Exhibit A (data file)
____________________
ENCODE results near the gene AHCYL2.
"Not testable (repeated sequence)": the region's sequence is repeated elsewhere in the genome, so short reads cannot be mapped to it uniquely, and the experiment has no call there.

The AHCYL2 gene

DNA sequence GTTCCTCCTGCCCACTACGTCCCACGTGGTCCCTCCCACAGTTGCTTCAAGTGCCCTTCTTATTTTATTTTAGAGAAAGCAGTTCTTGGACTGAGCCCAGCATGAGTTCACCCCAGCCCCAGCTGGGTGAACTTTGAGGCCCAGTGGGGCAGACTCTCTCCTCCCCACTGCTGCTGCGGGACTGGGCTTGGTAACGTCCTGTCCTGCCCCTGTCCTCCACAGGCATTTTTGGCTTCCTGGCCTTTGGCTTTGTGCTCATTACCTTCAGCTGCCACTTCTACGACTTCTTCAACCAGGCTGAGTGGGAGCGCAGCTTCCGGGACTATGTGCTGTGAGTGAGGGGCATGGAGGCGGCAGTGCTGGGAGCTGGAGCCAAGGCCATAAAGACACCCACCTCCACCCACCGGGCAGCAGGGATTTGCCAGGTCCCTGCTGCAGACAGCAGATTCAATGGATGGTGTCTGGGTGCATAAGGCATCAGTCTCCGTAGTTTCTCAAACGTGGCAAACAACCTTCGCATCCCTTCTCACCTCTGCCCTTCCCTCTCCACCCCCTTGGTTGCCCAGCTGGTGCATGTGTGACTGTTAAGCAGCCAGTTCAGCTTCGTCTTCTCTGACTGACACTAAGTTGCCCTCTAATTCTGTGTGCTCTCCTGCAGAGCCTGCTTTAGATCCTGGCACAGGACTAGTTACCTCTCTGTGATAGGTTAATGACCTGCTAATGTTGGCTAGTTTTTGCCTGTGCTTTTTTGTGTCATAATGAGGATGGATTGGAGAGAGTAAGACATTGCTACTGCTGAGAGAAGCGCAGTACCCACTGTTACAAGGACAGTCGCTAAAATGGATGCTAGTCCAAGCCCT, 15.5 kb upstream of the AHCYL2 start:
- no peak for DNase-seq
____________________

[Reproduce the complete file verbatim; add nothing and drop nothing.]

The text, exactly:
ENCODE results near the gene AHCYL2.
"Not testable (repeated sequence)": the region's sequence is repeated elsewhere in the genome, so short reads cannot be mapped to it uniquely, and the experiment has no call there.

The AHCYL2 gene

DNA sequence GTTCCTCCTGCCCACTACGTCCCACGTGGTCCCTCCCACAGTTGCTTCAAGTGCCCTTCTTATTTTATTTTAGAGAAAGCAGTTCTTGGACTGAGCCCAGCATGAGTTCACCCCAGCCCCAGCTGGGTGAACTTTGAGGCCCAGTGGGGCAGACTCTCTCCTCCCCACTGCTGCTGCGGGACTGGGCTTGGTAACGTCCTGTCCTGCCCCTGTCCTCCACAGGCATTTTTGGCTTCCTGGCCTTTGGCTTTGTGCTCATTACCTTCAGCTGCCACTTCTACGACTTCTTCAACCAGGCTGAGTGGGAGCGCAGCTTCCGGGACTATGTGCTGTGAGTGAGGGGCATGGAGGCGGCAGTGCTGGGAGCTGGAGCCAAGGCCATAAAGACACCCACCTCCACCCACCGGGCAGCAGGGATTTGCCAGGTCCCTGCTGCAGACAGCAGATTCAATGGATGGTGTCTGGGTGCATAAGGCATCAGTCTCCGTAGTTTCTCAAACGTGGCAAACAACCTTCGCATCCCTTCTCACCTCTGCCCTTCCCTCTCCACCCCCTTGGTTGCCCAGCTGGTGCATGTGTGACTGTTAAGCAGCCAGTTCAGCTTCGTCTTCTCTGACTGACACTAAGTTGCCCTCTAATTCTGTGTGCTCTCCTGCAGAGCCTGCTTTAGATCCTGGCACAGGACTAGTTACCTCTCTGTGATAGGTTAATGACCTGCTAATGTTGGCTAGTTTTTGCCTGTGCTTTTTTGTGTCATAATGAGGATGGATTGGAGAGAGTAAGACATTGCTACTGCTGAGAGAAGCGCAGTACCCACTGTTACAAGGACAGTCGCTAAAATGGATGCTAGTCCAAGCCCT, 15.5 kb upstream of the AHCYL2 start:
- no peak for DNase-seq